Initially, the plan was to inform centers about the credits and have them work with their own bookkeepers or accountants to complete an amended federal tax return. That process proved challenging for many overwhelmed providers who did not have the time or personnel to complete the paperwork or because their own payroll companies were charging too much.
“I would have probably let it fall aside,” without help from Early Learning NH, said Massucci. “Even with money on the line, you are short-staffed; you have two teachers out; you’ve got to be in a classroom to help out with children. When you come back to your desk at night, with all of these calls, emails and a pile of mail, you say ‘Yeah, I’ll do that tomorrow.’”
Hoppe said even her master’s degree in business didn’t help sort through the paperwork after long days of helping her depleted staff provide care.
“There was a night or two where I sat in my office and cried trying to go through my payroll stuff,” she said. “I wouldn’t have known where to begin if it wasn’t for this help.”
After learning that many providers faced similar challenges, Early Learning NH, in partnership with Civitas, began doing more of the “heavy lifting” — coaching providers, reviewing detailed wage information, calculating credits, drafting the proper forms, having Civitas confirm the information, then sending a completed package back to the providers to submit.
“Luckily we were able to bring them over the finish line with additional support,” Cowell said.
Through early June, more than 60 New Hampshire child care centers had recovered credits, some worth hundreds of thousands of dollars.
But, Cowell said 300-to-400 New Hampshire providers likely still are eligible for credits, but don’t yet know, together missing out on millions of federal dollars they deserve.
“It’s mainly smaller programs,” Cowell said. “Some do not have financial managers, some just don’t know about it. They should find out if they qualify.”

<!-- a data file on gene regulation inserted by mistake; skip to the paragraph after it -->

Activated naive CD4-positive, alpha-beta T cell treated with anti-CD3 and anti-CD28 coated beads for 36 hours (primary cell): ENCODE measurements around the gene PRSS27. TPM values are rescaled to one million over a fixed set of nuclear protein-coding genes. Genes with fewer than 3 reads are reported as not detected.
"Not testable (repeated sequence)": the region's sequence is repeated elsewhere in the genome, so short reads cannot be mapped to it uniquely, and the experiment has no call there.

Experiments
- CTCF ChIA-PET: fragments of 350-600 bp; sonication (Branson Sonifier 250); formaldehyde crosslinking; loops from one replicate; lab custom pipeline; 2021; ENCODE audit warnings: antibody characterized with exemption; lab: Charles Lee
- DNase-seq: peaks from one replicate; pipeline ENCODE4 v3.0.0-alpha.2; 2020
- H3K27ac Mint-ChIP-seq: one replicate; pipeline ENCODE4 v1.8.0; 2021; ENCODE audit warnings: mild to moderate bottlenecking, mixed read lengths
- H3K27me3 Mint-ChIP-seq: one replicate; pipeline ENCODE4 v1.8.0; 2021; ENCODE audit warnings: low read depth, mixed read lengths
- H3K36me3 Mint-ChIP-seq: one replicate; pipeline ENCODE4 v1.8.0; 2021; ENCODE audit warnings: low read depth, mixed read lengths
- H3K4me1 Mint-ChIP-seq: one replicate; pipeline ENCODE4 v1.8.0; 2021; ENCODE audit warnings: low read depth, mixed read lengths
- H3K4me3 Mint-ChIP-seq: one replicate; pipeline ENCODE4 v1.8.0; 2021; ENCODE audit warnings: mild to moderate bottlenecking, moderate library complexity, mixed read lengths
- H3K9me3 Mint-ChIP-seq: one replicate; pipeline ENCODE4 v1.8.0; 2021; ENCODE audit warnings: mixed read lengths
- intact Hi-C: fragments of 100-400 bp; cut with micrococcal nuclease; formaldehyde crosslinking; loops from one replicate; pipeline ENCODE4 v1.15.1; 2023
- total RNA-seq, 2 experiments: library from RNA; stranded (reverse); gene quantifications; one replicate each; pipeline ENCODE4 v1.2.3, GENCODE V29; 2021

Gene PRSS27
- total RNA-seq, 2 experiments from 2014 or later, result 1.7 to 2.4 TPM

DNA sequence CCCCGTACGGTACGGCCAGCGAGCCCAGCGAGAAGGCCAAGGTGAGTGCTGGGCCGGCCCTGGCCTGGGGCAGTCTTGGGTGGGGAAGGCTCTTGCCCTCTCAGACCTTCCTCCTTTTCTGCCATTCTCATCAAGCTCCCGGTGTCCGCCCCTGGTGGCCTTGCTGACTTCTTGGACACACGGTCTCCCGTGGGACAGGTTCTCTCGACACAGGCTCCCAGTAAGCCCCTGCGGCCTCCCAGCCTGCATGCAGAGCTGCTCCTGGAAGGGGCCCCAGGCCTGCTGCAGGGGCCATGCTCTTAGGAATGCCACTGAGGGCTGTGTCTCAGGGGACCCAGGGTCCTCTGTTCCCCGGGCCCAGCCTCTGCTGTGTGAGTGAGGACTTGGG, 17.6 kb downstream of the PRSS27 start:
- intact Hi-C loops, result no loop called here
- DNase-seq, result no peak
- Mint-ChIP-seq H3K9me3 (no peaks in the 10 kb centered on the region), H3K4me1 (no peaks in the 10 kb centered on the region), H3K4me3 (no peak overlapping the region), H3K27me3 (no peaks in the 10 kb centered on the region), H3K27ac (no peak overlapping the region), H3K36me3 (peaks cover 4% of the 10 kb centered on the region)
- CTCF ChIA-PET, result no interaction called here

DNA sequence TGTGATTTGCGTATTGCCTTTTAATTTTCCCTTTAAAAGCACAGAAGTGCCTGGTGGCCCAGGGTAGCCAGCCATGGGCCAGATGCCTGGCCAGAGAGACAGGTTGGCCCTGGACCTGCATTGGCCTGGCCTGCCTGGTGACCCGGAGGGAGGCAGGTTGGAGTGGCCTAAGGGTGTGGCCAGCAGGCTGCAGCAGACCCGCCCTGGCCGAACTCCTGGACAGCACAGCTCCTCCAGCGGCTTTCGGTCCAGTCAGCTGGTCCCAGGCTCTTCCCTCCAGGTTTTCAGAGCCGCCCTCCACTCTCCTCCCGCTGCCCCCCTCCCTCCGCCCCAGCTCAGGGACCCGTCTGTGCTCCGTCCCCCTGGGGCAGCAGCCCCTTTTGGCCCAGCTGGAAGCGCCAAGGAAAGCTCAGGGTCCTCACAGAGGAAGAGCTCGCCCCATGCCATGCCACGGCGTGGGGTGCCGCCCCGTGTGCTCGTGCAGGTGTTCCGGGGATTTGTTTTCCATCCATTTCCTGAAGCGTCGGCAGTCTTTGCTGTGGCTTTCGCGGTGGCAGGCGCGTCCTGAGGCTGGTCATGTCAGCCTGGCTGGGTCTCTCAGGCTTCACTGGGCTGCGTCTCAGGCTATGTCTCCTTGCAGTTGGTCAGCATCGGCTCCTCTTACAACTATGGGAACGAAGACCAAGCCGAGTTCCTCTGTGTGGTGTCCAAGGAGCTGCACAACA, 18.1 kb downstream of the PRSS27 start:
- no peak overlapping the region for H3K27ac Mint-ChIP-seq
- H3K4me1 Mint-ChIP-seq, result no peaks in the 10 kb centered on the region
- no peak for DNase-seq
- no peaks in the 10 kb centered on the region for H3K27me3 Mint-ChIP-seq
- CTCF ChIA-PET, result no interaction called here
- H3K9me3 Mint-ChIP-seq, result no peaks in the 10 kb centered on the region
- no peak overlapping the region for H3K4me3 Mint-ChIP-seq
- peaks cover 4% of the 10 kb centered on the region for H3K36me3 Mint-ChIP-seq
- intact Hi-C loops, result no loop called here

Using the initial grant support, Early Learning NH, with Civitas, developed the training and expertise to determine eligibility and help dozens of providers — and hopes to help more. There is some urgency, because the federal program ends at the end of 2023.
“One provider told us the amount they were getting was the amount they were operating in the red,” said Ben Clark, project innovation specialist at Early Learning NH. “It was going to allow them to continue to operate for the next year and a half.”
An outside, for-profit firm had offered to secure the refund for that center for a fee of 30 percent of the total, nearly $117,000.
“We did it for 400 dollars” in expenses, paid for by the Foundation grant, Clark said.
Massucci’s center, serving 117 children with 20 staff members, qualified for $18,000. Paying a third of that in fees would have been a big hit.
Faced with endless costly refund recovery offers, she was relieved that Early Learning NH, with its solid reputation of helping child care providers, coordinated the program.
“Having someone you can trust, you know they are going to bring this to you and do all of the work for you,” she said. “How great is that?”
In Rochester, Hoppe’s center employs 94 and serves 450-500 children at its child care center and through elementary school programs. It qualified for $389,000, providing relief as it rebuilds enrollment following COVID.
“If we didn’t have that credit, we were looking at close to a $750,000 deficit,” she said.